Firms agree that formulating a plan for the organization’s marketing program and outlining the referral schemes is tricky. Marketers struggle to decide on the right time to launch such a referral strategy and the right value to pay.

For years, people have considered referral marketing as a consumer-focused strategy. There is so much evidence of impressive results from popular brands like Airbnb and Uber, but not much is heard about the referral marketing programs that B2B enterprise brands like HP, SAP, Volusion have successfully scaled. But, it is not right to assume that’s because B2B referral programs simply don’t work.

Marketers struggle to understand what is the right time to reward while developing B2B program structures. The confusion is that the B2B referral incentive only has one time to payout. This confusion has aggravated as most B2B sales cycles are lengthy. The B2B sales cycles are longer than 30 days, and the ambassadors tend to lose interest in a referral program if the referral activity isn’t rewarded quickly. They are less inclined to participate if some sort of financial reward takes 30, 45, or 60 days to come.

B2B marketers struggle to solve this situation. Experts recommend a smaller incentive for referring a qualified lead, which is considered a qualified entry point into the pipeline. The entire referral program should be technology-driven as the calculation of incentives should be smartly done as a qualified lead goes down the sales funnel.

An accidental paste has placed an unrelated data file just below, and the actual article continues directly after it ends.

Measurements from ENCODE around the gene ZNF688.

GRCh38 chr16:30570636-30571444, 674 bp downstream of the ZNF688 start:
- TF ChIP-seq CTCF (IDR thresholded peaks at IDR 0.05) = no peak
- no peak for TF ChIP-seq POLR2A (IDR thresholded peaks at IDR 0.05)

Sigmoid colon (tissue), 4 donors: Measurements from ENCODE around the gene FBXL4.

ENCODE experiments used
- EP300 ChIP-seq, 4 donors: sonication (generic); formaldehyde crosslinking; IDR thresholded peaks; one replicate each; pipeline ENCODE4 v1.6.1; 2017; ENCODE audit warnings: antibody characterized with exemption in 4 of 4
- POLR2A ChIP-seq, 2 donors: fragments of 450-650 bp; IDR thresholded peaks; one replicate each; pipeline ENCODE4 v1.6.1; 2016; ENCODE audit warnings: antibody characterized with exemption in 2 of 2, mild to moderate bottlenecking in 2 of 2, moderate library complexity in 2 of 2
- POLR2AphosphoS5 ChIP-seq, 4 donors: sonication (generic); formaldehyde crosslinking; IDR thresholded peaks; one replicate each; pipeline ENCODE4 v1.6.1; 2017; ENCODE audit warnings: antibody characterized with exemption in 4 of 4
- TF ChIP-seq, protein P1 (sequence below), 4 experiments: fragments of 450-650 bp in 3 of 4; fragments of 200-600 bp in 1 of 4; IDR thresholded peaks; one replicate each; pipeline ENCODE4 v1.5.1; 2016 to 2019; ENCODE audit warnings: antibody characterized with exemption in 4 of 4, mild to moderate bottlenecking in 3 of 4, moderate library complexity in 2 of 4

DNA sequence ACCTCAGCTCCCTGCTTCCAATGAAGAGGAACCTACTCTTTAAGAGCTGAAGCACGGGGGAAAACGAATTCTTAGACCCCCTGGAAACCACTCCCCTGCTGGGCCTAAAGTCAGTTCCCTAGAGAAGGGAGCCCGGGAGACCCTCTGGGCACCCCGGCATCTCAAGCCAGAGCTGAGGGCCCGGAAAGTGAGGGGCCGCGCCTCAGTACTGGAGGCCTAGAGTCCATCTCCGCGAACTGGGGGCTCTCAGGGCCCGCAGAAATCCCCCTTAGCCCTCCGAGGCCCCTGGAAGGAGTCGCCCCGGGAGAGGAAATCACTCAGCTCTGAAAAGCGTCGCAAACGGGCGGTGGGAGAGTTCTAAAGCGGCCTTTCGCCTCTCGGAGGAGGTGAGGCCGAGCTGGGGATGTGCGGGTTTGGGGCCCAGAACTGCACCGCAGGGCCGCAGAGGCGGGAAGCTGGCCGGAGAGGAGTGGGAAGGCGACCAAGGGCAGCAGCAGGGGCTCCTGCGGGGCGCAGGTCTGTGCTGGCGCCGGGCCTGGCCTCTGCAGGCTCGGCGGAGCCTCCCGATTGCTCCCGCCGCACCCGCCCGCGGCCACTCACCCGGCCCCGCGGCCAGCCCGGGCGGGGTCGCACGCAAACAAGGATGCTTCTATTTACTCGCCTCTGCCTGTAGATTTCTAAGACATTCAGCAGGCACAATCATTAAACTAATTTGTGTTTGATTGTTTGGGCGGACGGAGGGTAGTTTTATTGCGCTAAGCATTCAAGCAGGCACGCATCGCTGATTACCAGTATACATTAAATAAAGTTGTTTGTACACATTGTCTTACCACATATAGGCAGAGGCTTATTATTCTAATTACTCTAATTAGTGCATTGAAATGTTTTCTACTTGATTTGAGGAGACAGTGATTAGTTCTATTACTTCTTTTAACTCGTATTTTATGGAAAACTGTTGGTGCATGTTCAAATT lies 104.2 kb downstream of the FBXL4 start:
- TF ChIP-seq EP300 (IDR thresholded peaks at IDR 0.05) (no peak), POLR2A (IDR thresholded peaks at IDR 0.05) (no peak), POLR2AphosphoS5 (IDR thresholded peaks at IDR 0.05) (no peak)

For B2B marketing, when an ambassador knows that there’s a short-term incentive for referring a qualified lead and a potentially more significant reward for that customer closing, it removes a critical barrier to participation, immediately ramping up referral activity.

Quantitatively and qualitatively, B2B brands have seen this work time and again for customers. Business to Community researched to analyze the referral metrics of two customers — there was a massive difference between one that follows best practice and one that doesn’t.

Customer X, which offers an incentive for only a closed sale, generated a lower number of shares over 30 days as compared to customer Y, offering a small referral incentive for a qualified lead and a more significant incentive for a closed sale. There was a tremendous 75% difference in the referral share rate among customer X and customer Y.

If the incentive for referring is less, it still always ramps up referral activity. And, like other marketing activities, the more qualified referrals a firm gets into the pipeline, the better are the chances of driving a healthy ROI.

The study also revealed that cash incentives got the best responses for B2B referral marketing strategies. While points, loyalty credits, and discounts might be the right choice for B2C referral programs, B2B referrers aren’t interested in such incentives. Instead, they respond to cold, hard cash.

A Nielsen Harris Poll indicated that more than 77% of Americans confirmed they preferred to be rewarded for referrals with cash. An economically viable incentive structure is one of the most critical components of an effective referral marketing strategy. There’s no one-size-fits-all approach to incentives. Companies offer different incentives depending on their customer target, economic model, brand awareness, and referral goals. As firms are building out their referral programs, it’s critical to factor in the unique goals.